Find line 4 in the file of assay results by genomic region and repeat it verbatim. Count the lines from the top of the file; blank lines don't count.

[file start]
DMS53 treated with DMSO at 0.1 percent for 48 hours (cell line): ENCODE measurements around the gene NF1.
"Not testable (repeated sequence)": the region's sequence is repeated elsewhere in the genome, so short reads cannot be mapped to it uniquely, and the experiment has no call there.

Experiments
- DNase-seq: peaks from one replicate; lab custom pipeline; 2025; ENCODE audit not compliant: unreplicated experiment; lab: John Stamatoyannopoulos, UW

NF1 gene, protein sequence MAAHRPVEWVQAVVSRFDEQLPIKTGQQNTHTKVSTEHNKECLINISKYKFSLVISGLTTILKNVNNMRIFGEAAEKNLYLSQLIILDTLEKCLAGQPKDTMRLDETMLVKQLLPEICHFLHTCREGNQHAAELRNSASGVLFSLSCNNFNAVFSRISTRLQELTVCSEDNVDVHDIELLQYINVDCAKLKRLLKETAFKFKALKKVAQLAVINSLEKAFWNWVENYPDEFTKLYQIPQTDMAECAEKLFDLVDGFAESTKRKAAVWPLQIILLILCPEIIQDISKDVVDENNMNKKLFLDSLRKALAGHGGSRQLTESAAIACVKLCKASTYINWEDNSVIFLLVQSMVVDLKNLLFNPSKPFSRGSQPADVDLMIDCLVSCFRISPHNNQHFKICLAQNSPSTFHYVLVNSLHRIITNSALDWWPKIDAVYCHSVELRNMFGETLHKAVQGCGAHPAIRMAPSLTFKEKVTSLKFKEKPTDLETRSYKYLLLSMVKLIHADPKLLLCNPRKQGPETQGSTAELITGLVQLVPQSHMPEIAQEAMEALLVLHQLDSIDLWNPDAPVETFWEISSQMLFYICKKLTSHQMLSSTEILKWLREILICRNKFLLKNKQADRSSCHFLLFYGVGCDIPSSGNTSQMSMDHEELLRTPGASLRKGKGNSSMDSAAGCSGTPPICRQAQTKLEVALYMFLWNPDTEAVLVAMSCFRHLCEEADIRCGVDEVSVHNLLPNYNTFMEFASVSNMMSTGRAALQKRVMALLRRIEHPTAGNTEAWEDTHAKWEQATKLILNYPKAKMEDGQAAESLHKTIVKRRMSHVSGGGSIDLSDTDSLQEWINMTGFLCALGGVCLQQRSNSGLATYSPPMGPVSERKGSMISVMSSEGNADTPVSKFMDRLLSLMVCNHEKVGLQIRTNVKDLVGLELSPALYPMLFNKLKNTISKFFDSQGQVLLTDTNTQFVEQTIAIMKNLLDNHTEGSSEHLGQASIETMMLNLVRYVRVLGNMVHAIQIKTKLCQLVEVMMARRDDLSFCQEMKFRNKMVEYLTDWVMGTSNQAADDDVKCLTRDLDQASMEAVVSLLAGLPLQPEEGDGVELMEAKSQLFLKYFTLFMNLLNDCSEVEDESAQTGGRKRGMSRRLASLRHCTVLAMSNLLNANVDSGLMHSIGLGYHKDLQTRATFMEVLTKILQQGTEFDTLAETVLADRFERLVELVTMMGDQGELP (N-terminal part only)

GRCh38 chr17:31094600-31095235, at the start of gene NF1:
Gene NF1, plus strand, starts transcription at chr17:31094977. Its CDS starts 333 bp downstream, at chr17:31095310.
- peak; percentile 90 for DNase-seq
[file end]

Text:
- DNase-seq: peaks from one replicate; lab custom pipeline; 2025; ENCODE audit not compliant: unreplicated experiment; lab: John Stamatoyannopoulos, UW